• Laparoscopy: this procedure involves a small incision being made just below your tummy button. A lighted telescopic instrument called a laparoscope is inserted through the incision and the pelvic organs can be seen. This is done under a general anaesthetic by a specialist gynaecologist. During this procedure, tissue can be removed for testing, and endometriosis lesions can be removed, or organs that have become stuck together or to the pelvic wall can be separated.

Grades of endometriosis

Endometriosis is often classified as mild, moderate or severe, though different grading systems may be used.




Appears as small patches or surface lesions scattered around the pelvic cavity.


Appears as larger widespread disease starting to infiltrate tissue and often found on the ovaries, uterosacral ligaments and pouch of Douglas.


Affects most of the pelvic organs, often with distortion of the anatomy and adhesions.

These grades can have limitations, eg, the extent of endometriosis is not generally related to the symptoms experienced.

How is endometriosis treated?

As the cause of endometriosis is still not understood, no particular treatment will provide a permanent cure. The most suitable treatment for you will depend on many factors, including:

  • your age
  • whether you plan to have children
  • the severity of the symptoms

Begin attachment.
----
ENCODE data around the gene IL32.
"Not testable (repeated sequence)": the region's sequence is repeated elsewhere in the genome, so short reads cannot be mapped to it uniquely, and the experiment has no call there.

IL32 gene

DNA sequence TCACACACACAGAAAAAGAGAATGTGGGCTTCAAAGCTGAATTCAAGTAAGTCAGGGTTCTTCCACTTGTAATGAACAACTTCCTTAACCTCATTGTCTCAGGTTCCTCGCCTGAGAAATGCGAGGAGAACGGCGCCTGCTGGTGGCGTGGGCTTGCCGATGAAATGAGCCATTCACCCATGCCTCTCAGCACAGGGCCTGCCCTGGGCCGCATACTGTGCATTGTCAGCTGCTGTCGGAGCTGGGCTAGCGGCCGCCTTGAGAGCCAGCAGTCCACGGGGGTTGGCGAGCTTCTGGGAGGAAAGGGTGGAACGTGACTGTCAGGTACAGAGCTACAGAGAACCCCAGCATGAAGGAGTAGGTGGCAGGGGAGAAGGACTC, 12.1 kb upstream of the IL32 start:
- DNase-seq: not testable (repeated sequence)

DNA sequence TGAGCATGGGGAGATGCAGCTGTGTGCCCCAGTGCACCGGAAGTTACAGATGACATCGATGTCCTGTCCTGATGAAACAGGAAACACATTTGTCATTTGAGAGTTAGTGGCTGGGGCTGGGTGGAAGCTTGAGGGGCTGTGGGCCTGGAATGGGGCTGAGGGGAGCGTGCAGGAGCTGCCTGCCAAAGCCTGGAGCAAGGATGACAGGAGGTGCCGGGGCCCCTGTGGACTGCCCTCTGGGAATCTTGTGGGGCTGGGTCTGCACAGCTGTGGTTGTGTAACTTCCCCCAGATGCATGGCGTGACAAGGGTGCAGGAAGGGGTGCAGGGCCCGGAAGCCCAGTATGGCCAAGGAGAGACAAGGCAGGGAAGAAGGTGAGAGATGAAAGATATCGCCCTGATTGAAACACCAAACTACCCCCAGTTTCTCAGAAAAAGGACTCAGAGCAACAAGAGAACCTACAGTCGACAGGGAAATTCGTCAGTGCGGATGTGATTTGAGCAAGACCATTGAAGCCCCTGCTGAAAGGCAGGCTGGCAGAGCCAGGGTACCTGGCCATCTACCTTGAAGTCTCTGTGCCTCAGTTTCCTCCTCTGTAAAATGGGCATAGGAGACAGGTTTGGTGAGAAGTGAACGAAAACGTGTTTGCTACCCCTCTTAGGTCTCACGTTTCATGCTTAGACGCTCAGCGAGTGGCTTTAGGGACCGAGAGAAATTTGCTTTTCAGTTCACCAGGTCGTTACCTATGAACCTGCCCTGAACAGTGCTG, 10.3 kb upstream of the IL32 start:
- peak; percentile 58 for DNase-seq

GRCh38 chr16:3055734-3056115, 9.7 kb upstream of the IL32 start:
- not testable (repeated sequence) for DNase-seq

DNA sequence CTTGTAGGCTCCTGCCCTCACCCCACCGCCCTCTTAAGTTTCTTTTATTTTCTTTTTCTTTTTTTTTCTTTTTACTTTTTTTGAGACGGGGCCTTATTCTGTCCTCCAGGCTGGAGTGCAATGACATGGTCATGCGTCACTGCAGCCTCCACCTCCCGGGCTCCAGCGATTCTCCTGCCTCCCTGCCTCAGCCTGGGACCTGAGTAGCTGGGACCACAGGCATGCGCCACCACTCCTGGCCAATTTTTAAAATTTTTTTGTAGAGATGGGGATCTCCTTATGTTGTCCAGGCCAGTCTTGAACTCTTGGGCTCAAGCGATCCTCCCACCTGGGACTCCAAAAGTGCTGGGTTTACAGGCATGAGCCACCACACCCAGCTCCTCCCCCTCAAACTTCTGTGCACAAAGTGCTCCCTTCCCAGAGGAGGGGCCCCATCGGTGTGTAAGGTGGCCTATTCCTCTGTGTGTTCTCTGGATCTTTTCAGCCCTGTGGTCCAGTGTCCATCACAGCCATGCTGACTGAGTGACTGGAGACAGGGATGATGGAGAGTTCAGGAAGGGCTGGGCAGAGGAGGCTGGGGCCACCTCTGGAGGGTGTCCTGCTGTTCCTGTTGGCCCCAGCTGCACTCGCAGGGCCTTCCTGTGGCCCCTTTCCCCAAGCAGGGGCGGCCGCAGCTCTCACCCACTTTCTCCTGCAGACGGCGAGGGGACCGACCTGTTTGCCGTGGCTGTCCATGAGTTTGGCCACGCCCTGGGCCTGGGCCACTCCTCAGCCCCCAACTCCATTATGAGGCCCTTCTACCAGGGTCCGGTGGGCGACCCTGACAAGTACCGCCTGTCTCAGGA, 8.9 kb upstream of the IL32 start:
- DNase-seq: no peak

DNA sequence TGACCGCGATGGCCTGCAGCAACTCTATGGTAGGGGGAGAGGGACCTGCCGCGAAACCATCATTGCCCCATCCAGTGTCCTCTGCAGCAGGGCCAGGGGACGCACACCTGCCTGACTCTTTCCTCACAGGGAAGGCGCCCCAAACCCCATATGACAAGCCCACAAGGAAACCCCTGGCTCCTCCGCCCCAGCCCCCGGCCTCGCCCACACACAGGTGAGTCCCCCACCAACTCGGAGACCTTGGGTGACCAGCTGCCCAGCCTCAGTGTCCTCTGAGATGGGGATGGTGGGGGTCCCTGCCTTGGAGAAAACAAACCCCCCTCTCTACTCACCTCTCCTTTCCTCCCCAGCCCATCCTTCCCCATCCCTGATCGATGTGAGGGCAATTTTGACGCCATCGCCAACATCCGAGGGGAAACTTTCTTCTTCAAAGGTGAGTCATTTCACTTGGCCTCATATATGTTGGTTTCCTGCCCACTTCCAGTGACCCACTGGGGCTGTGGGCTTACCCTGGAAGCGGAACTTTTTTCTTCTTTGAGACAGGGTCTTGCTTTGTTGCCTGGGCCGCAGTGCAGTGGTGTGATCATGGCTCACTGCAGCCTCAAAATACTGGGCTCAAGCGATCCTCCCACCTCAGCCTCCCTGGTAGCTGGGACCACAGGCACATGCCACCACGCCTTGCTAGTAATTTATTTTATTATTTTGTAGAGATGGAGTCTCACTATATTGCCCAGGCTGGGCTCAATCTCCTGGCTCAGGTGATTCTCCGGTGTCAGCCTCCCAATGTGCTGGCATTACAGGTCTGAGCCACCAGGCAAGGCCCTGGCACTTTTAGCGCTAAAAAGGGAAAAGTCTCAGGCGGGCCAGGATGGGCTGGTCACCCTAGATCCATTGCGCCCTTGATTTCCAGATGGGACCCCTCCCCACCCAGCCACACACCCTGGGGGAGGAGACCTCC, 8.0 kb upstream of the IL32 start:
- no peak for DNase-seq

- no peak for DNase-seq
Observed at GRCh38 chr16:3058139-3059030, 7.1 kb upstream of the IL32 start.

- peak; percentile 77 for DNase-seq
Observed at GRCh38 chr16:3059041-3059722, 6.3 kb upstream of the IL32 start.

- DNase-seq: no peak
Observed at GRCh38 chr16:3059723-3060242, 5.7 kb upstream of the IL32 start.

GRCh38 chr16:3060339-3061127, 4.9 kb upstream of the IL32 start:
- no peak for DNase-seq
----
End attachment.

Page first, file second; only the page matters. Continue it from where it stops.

• the extent of endometriosis
  • your preference.

Treatment usually involves a combination of surgical, medical and self-management options. To find the right treatment for your particular situation, a referral to a gynaecologist who has a special understanding and skill in treating pelvic pain and endometriosis is recommended.

All treatment options should be explored so that a long-term plan can be arranged. Unfortunately, endometriosis is known to recur, and repeat treatment procedures are sometimes necessary.

Read more about treatment options.


Healthy eating and keeping active are key ways to manage endometriosis. Some women with endometriosis often have a sensitised bowel and find avoiding certain foods helpful. Others find complementary therapies helpful, especially in managing pain.

Learn more

About endometriosis Endometriosis, NZ
Endometriosis The Royal Australian and NZ Society of Obstetricians & Gynaecologists
Recent research about endometriosis Endometriosis, NZ
Endometriosis Mayo Clinic, USA
Endometriosis: diagnosis and management BPAC, NZ
Raising Awareness Tool for Endometriosis (RATE) The Royal Australian and NZ Society of Obstetricians & Gynaecologists


  1. The pharmacological management of endometriosis BPAC, 2013
  2. Chronic pelvic pain in women BPAC, 2015
  3. Hogg and Vyas. Endometriosis Update. Obstetrics Gynaecology and Reproductive Medicine. 2017: 28,3 61-69.
  4. Dunselman GAJ, Vermeulen N, Becker C, Calhaz-Jorge C, D’Hooghe T, De Bie B, et al. ESHRE guideline: Management of women with endometriosis. Hum Reprod. 2014;29(3):400–12.

Reviewed by

Dr Jeremy Tuohy is an Obstetrician and Gynaecologist with a special interest in Maternal and Fetal Medicine. Jeremy has been a lecturer at the University of Otago, Clinical leader of Ultrasound and Maternal and Fetal Medicine at Capital and Coast DHB, and has practiced as a private obstetrician. He is currently completing his PhD in Obstetric Medicine at the Liggins Institute, University of Auckland.
Credits: Health Navigator Editorial Team. Reviewed By: Dr Jeremy Tuohy Last reviewed: 06 Mar 2018